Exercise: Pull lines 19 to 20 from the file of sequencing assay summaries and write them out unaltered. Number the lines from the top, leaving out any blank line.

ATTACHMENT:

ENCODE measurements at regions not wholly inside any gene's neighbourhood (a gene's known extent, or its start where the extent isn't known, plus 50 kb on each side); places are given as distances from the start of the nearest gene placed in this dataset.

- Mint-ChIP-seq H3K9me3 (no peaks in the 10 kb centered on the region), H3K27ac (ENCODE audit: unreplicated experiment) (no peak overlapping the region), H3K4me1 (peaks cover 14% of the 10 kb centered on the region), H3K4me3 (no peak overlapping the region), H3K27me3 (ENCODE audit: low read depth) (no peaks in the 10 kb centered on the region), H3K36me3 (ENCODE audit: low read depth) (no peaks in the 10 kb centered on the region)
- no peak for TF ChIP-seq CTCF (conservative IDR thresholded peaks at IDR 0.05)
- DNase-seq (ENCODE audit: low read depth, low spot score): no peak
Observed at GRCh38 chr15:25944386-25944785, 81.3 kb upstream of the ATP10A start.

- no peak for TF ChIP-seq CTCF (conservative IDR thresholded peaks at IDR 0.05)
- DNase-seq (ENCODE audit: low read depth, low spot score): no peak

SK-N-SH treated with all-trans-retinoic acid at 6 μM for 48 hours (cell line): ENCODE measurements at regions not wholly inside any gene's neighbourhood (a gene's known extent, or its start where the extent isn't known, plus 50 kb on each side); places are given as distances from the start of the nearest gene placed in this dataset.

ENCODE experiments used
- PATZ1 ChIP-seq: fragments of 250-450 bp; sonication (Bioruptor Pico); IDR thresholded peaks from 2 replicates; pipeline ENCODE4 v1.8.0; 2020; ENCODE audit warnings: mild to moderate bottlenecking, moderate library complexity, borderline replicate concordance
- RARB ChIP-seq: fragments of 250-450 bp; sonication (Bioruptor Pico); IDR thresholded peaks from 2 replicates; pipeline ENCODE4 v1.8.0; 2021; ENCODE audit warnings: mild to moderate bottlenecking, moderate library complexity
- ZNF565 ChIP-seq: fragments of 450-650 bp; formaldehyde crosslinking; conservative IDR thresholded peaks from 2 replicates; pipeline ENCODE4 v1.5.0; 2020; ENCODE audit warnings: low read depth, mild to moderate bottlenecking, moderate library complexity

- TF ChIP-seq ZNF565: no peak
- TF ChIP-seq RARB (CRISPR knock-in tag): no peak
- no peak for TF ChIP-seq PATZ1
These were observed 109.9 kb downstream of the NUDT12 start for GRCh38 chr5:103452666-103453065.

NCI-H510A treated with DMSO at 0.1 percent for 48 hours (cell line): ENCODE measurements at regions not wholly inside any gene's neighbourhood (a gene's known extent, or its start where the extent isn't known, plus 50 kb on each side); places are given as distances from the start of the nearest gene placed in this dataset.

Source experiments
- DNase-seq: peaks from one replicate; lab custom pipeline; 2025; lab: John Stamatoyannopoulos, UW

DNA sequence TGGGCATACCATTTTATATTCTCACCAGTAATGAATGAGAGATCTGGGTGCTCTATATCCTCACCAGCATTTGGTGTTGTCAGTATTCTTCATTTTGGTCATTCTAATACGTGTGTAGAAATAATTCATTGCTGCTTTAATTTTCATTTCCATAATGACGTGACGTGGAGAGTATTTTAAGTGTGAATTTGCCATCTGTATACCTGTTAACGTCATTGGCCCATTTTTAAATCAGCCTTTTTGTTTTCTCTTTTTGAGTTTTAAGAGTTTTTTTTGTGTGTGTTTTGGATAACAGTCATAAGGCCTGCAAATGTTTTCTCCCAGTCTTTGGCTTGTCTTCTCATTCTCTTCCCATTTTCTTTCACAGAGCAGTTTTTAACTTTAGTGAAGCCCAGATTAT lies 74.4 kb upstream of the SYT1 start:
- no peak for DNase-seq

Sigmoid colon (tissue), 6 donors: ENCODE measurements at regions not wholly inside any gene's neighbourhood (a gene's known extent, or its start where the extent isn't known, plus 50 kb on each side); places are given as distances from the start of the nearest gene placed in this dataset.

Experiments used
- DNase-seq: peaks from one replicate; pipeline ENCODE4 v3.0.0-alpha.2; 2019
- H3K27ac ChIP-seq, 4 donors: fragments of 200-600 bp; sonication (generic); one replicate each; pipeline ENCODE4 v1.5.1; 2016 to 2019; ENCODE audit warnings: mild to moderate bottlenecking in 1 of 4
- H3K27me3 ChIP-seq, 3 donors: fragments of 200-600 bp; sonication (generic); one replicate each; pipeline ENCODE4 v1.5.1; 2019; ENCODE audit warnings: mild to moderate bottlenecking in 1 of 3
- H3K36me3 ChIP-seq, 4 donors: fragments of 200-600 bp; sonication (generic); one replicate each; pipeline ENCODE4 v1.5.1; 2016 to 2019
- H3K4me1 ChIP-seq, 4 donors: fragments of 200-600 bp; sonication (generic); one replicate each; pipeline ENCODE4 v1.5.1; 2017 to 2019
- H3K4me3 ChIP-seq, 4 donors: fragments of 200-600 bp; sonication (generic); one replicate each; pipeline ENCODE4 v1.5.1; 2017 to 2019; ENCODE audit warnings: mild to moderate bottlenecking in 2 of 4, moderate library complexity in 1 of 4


- DNase-seq: peaks from one replicate; lab custom pipeline; 2025; lab: John Stamatoyannopoulos, UW

DNA sequence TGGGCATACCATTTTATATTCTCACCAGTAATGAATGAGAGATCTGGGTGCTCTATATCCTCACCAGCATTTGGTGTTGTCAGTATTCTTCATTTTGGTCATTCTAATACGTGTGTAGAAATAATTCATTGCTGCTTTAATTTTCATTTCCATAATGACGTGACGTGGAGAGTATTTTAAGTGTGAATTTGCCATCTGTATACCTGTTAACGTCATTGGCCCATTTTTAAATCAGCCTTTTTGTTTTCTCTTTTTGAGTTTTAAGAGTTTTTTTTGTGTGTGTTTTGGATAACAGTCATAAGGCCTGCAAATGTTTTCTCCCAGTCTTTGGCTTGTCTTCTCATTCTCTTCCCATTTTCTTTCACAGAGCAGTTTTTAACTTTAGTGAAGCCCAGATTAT lies 74.4 kb upstream of the SYT1 start: